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First ‘plug and play’ rooftop solar system installed in US

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PV Magazine

The Fraunhofer Center for Sustainable Energy Systems (CSE) has completed the first public installation and interconnection of its new residential rooftop Plug and Play PV System.

Funded by the U.S. Department of Energy SunShot Initative, the Plug and Play System is described by Fraunhofer CSE as “a holistic approach to residential PV that will dramatically help reduce the total installed costs of solar electricity by 2020, from $4.00 per Watt installed to $1.50/Watt.”

The Fraunhofer CSE applied research and development laboratory said it sought to develop “a system design that addresses all aspects of the solar purchasing and installation process” by incorporating “innovative technologies with a PV system architecture that simplifies interconnection, permitting and inspection.”

“What is particularly unique about this project is that it doesn’t just stop at technology development but is a comprehensive approach, including integration with the utilities and jurisdictions,” said Christian Hoepfner, center director of Fraunhofer CSE and principal investigator on the Plug and Play PV project. “Fraunhofer CSE and its partners are particularly well-positioned to tackle this challenge because of our integrated expertise across solar PV, building, and grid technologies. As an applied R&D organization, our focus is on getting technologies — especially those that will impact society and drive clean energy adoption — into the hands of consumers.”Fraunhofer_CSE_Plug_and_Play_PV_System_Fraunhofer_US_Inc_55df590730

According to Fraunhofer CSE, the Plug and Play system is centered on ease of use and installation to encourage people to adopt solar. “Once commercially available, homeowners will be able to go to their local building supply stores, purchase the PV systems, and install them in less than 10 hours — as easily as installing a washer/dryer combination.”

Fraunhofer CSE has worked closely with a number of commercialization partners and other stakeholders, including the City of Boston, local Massachusetts jurisdictions (including the towns of Dartmouth and Falmouth), and New England utilities like Northeast Utilities, National Grid and Green Mountain Power.

Penni Conner, Senior VP and Chief Customer Officer at Northeast Utilities, said the program was “incredibly important because it not only addresses installation barriers, but also simplifies the interconnection process. These systems make solar adoption a less complicated and time-consuming process for our customers and easier for us to bring new solar onto our systems. Our customers are going to have easier access to solar, helping us support a more sustainable energy future.”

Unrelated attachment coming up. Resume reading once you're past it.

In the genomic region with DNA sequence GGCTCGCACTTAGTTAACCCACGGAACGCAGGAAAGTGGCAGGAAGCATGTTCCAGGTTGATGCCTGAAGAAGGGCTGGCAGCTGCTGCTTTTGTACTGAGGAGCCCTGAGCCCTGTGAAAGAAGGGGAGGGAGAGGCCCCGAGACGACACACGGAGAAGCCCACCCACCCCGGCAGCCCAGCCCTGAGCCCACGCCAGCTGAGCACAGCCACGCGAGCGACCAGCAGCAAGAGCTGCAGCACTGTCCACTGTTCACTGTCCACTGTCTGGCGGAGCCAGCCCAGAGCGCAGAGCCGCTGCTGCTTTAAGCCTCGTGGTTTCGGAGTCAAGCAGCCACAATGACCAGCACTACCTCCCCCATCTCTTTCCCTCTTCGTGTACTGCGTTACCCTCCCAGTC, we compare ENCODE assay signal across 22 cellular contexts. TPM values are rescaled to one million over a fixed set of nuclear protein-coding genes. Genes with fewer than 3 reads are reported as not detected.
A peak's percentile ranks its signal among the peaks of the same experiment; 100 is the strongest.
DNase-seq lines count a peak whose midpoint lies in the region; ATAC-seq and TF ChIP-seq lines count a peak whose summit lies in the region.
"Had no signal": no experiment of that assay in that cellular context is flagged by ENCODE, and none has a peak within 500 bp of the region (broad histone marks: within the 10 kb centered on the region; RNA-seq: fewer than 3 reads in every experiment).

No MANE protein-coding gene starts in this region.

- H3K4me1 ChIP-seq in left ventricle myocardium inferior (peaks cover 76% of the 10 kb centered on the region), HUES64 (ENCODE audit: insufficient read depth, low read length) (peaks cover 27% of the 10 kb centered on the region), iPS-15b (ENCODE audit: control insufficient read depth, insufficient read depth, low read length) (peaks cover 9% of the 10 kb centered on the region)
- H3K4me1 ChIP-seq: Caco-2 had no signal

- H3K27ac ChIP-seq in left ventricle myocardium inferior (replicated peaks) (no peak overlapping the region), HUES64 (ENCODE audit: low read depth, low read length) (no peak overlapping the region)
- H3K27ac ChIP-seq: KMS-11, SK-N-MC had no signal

As part of its recent Plug and Play Demo Day, Fraunhofer CSE demonstrated the full-scale installation and commissioning of a PV system in one hour. The project’s next focus will be on the demonstration of a commercial-ready system in 2015.

Fraunhofer CSE, a subsidiary of Fraunhofer USA, is affiliated with the German Fraunhofer Gesellschaft research and development institute.

This article was originally published by PV Magazine. Reproduced with permission  

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  • Geoff Bragg – SEIA

    I hope it includes a harness, anchor point, a manual describing how to safely identify the 3 electricity supply Submain, Consumer & Service main cables, determine their Cross Sectional Area, calculate the appropriate voltage rise on each of them, and submit an application to connect with the utility successfully. Otherwise a great idea!

    • I hear your skepticism, Geoff, and acknowledge your expertise. However, if PlugnPlay Solar PV can truly be made workable, it would be a total game-changer and probably double or triple the speed and penetration of take up of Solar PV into the domestic market. Do you think they will eventually succeed? Or are you saying its a pipe dream – like DIY plumbing (no pun intended)?

      • Chris Fraser

        We’ll need CEC Accredited people. Otherwise there’s a downside similar to the rushed insulation program.

      • Geoff Bragg – SEIA

        Hi Gus,
        They may well succeed, and it would be good in terms of emissions reductions.
        They may need to consider limiting exports to grid, either by default to ensure no voltage rise can occur on site, or a dynamic mechanism to deliver inductive reactive power as the voltage on site rises. This can be done now with existing inverters, but it would be a shame to lose generation through export limiting, or true power through the creation of reactive power, just to be sure a plug & play system can be installed without volttage rise issues.
        Installations on a distribution board submain will still need assessment to ensure the conductors are large enough for the PV capacity.
        Another solution is reduce system sizes to a small capacity- say < 2kWp.
        It will be interesting to see how these issues are addressed, ideally prior to rollout.

  • riotcat

    If it takes you 10 hours to install a washing machine, you’re being overpaid.